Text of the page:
Lilia Tarawa, the grandchild of a religious cult leader, and the author of the 'Daughter of Gloriavale,' a work that explains how she broke free, begins her talk on cults by speaking to some of the draws it had to her young self.
As a child, she quickly developed an appreciation for the sense of community the cult had, and looked forward to working for the benefit of the collective, rather than just herself. She explains that all the money those in the cult earned went towards a shared bank account, which was used to provide housing, clothing, and other essentials to those there.
She remembers a turn in this sense of enjoyment when she was just 6 years old, when she had achieved excellent grades on her school report and notes of encouragement from her teacher. Her grandfather, the leader of the cult, read out her results to a crowd of 500 people at dinner, only to conclude by looking down at her and saying, "We don't want women like you." Devastated, she found herself overwhelmed with humiliation, a feeling that she said became common place during her time with the cult.
While the rampant culture of misogyny that the cult promoted continued to flourish, Tarawa found that pressure to marry and have children consumed her. Although she was happy with the idea at first, despite only being 12 years old, she realized the lack of freedom those in the cult had when her husband to be was brutally punished for going against the rules.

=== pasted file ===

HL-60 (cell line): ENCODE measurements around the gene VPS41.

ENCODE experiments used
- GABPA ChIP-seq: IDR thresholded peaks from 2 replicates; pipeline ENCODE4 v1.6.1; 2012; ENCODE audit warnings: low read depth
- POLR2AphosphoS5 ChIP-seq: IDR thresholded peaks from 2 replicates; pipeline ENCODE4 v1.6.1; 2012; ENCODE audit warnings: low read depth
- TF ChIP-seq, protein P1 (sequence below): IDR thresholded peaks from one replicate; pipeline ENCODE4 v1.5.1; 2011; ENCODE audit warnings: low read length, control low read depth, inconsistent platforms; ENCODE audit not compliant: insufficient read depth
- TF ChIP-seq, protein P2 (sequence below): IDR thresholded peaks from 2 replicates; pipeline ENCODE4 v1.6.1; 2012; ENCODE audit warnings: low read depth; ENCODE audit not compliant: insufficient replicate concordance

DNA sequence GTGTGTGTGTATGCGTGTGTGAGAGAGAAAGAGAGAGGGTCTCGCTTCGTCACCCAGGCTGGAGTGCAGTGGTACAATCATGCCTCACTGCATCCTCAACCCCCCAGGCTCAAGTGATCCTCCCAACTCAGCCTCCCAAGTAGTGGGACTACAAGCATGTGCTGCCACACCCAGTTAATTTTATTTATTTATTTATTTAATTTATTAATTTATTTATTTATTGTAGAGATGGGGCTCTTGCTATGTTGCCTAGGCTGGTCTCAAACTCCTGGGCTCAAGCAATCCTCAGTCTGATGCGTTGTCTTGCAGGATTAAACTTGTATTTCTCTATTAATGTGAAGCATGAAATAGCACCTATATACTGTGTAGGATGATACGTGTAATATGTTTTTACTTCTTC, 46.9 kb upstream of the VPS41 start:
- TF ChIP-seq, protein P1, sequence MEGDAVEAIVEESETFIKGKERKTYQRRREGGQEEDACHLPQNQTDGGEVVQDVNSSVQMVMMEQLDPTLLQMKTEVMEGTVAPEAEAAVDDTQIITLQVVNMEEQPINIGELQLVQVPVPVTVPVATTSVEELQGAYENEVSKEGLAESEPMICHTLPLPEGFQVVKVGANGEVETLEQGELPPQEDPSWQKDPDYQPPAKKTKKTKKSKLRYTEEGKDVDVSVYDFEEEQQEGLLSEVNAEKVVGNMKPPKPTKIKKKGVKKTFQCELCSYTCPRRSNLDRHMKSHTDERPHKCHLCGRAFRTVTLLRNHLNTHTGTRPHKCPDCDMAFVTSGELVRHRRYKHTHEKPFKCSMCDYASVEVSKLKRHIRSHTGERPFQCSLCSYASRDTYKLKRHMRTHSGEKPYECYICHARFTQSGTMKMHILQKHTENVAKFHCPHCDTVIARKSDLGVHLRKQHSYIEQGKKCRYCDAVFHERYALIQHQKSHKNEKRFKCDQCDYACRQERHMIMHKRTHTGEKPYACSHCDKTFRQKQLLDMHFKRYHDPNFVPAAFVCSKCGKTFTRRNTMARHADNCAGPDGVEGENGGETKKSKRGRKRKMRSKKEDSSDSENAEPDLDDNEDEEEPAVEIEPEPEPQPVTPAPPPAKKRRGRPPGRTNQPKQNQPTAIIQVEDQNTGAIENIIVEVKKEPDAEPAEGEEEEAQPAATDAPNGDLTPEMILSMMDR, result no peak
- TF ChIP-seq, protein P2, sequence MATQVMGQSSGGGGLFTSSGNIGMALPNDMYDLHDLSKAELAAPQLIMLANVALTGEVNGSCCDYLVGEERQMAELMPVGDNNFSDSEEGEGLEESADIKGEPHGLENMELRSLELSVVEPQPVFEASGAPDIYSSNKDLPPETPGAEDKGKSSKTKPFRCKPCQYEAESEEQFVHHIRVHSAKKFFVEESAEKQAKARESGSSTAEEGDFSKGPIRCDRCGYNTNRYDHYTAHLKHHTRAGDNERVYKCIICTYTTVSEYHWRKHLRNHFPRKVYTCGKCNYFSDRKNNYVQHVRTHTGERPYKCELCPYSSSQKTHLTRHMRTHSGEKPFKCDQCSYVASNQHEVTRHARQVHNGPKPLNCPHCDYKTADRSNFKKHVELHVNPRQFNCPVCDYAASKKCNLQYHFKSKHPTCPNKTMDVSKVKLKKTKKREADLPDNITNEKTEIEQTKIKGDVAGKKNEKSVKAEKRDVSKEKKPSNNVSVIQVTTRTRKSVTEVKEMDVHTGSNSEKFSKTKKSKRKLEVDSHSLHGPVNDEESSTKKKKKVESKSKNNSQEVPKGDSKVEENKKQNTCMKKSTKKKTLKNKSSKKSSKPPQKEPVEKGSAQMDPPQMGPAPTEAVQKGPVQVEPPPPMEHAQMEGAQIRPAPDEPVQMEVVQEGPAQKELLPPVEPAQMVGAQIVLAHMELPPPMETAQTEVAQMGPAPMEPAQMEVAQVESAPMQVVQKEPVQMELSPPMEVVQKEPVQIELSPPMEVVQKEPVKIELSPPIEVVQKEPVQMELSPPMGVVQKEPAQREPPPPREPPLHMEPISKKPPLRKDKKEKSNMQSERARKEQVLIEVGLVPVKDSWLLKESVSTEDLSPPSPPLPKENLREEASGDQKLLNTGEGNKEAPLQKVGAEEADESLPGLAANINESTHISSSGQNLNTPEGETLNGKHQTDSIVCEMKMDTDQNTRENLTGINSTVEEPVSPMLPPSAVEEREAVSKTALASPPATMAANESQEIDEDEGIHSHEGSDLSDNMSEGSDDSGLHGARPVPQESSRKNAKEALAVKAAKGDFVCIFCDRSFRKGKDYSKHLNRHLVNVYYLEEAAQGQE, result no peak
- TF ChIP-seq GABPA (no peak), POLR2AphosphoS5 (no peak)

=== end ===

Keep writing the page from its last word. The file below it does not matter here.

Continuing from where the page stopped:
By witnessing this, Tarawa began to grow more suspicious of the laws that governed the cult, and started to question those in control. The violence she witnessed in the community caused Tarawa to no longer wish for children of her own to be raised there. When she witnessed a friend of hers try to escape, she saw the insidiousness of the cult's leadership rear its head again, as they tried to force her to say by threatening her. This event caused her to see just how deep the manipulative actions of the cult went.
As she grew older, Tarawa planned to run away too, and she left with her family. Once she was gone, she began to research human nature to get a better understanding of how she was taken advantage of. By taking this information and applying it to her own experiences, Tarawa has been able to find the power behind self-love, and teach others what's possible with a conscious and empowered mindset. With her speech on cults, she inspires her audience to take ownership of their greatness, and never let others allow them to think differently.